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    BEIJING—Chinese police said Sunday they seized more than $182 million of counterfeit pharmaceuticals last month in the latest attempt to clean up a food and drug market that has been flooded with fakes.
    Around 18,000 police across the country detained nearly 2,000 suspects, China's public security ministry said in a statement Sunday. The detentions and seizures, which occurred in late July but were announced Sunday, included drugs that are typically sold on the regulated market for patients with diabetes, high blood pressure and even rabies, the statement said, noting that the counterfeit drugs likely contained harmful, toxic substances.
    It wasn't clear from the statement whether the drugs were meant for the domestic or international market.
    China's government frequently reports detentions and seizures to demonstrate its dedication to overhauling the country's scandal-ridden food and drug markets, which threaten public trust and social stability. While this crackdown is one of the largest in recent months, in November 2011 authorities said they seized $30 million worth of counterfeit drugs and arrested 114 suspects.
    China is one of the world's largest producers of counterfeit pharmaceuticals, according to a report by the London-based International Policy Network, a think tank that focuses in part on pharmaceutical issues. Some counterfeit drug ingredients have in the past been exported for use overseas. The U.S. Food and Drug Administration found that many Chinese drug suppliers provided contaminated ingredients for the blood thinner heparin, which in 2008 led to the deaths of 80 people and the allergic reactions of hundreds of others in the U.S.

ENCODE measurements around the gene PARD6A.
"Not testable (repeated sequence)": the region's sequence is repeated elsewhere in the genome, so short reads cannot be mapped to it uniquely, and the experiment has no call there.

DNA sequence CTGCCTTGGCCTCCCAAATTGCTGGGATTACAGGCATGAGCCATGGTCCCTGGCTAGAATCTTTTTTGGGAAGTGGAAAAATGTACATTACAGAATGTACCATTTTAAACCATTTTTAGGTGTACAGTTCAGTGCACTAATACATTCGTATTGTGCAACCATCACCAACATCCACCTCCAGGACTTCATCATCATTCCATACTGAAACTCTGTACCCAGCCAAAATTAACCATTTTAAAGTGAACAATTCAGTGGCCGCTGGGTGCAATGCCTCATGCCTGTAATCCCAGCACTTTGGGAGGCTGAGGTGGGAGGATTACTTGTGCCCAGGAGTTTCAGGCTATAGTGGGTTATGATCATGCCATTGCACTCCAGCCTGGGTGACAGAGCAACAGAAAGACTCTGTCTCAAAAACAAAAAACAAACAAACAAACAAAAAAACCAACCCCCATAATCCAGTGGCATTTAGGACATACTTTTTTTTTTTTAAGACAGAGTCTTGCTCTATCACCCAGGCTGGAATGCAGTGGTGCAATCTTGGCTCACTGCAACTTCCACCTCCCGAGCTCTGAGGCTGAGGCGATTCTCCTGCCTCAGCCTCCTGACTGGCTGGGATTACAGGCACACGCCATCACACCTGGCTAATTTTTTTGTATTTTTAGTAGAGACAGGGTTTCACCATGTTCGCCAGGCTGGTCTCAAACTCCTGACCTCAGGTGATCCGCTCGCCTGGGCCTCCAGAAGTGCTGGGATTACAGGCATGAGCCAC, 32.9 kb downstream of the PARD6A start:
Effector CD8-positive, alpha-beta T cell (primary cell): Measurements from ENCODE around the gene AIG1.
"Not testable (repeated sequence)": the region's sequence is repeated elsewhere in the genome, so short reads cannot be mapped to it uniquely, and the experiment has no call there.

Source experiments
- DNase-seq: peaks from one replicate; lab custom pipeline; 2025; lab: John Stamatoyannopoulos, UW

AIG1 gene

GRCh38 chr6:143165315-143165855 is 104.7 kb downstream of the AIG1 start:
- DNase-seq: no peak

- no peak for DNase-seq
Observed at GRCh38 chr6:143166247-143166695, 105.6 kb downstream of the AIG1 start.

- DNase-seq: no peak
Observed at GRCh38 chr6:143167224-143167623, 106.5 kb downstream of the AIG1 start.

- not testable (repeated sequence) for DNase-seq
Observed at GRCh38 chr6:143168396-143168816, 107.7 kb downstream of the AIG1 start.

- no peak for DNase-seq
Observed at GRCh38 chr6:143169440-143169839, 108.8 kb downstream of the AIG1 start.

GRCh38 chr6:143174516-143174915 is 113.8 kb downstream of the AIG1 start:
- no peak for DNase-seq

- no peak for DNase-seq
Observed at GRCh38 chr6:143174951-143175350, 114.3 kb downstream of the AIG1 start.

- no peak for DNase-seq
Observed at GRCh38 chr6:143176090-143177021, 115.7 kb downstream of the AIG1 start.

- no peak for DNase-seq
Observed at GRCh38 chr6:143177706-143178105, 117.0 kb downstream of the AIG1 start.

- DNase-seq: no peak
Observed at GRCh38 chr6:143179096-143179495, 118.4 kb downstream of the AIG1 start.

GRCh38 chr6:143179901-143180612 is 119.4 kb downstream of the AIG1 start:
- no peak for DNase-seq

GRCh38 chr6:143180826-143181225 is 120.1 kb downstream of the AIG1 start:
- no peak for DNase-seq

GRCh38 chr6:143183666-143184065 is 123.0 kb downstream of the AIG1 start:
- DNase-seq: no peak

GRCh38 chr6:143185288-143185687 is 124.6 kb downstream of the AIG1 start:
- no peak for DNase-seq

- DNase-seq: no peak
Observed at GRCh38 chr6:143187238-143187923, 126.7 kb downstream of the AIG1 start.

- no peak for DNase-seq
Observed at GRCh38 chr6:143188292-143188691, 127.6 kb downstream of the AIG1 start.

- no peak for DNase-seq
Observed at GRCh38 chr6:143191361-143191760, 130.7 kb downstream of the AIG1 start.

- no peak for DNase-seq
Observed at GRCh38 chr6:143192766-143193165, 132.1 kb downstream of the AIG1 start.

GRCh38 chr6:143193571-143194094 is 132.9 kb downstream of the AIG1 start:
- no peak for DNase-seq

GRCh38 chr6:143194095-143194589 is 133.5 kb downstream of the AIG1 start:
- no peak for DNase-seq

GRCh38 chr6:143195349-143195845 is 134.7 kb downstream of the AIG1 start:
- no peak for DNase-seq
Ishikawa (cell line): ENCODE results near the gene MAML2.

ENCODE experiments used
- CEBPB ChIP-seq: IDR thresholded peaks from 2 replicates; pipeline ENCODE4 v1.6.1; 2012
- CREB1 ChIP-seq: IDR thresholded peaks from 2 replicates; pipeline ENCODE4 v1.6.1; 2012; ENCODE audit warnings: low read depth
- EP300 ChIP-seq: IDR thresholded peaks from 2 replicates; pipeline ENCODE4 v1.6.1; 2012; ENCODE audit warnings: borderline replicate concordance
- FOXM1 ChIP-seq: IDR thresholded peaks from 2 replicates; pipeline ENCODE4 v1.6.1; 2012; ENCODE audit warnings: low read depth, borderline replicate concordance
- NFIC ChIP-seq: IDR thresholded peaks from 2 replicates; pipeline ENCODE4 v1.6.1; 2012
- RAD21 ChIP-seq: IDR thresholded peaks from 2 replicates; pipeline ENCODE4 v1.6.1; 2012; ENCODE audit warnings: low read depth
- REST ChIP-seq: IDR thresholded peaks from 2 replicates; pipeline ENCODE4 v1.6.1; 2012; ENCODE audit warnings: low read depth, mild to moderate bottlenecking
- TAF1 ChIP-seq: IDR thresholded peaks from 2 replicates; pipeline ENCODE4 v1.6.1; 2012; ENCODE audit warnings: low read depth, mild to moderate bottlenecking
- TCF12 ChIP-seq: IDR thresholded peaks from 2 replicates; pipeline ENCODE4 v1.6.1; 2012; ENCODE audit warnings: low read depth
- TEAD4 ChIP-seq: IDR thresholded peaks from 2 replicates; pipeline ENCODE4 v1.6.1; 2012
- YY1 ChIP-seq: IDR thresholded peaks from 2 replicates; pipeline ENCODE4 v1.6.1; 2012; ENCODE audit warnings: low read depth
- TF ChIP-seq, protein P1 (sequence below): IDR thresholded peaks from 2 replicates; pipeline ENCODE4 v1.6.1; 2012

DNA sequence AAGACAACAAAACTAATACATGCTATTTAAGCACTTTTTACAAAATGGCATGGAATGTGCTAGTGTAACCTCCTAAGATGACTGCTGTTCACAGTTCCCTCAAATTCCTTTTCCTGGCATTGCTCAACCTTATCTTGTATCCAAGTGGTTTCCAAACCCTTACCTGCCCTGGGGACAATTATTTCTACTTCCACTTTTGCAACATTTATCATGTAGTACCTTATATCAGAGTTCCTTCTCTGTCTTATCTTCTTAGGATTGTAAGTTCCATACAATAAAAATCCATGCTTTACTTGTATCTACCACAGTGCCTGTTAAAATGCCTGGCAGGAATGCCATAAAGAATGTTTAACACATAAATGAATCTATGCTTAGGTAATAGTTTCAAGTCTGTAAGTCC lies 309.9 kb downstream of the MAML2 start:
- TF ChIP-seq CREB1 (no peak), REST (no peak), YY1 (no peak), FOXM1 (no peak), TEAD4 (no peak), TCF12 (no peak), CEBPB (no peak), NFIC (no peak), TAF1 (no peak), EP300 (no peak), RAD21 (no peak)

Chinese officials are trying to protect the pharmaceutical market, as China's own universities and pharmaceutical companies are investing in the development of future drugs. Foreign companies such as Roche Holding AG and Pfizer Inc. also have invested heavily in the country over the past few years.
    Sales of pharmaceuticals in China are expected to hit $115 billion by 2015, nearly tripling from $42 billion in 2010, according to data from market researcher IMS Health.
    Drug sales have become a problem spot in China recently. Many provinces across the country have created bidding systems in which drug companies win hospital and pharmaceutical contracts by promising quality drugs at the lowest prices, pressuring drug manufacturers to produce at the lowest cost possible while preserving their profits.
    The price squeeze has had unintended consequences, people in the industry say. In April, China's drug regulator suspended the sale of 13 drugs using capsules allegedly made with excessive chromium levels. The capsules were made from leather scraps containing industrial gelatin that uses chromium as part of the tanning process, according to China's state-run China Central Television.
    Public security officials are aware of the problem. "The crime of making fake drugs is still far from eradicated, and criminals are coming up with new schemes, becoming craftier and better able to deceive," the public security statement said.

    By Laurie Burkitt, Wall Street Journal, Sunday 5th August 2012.

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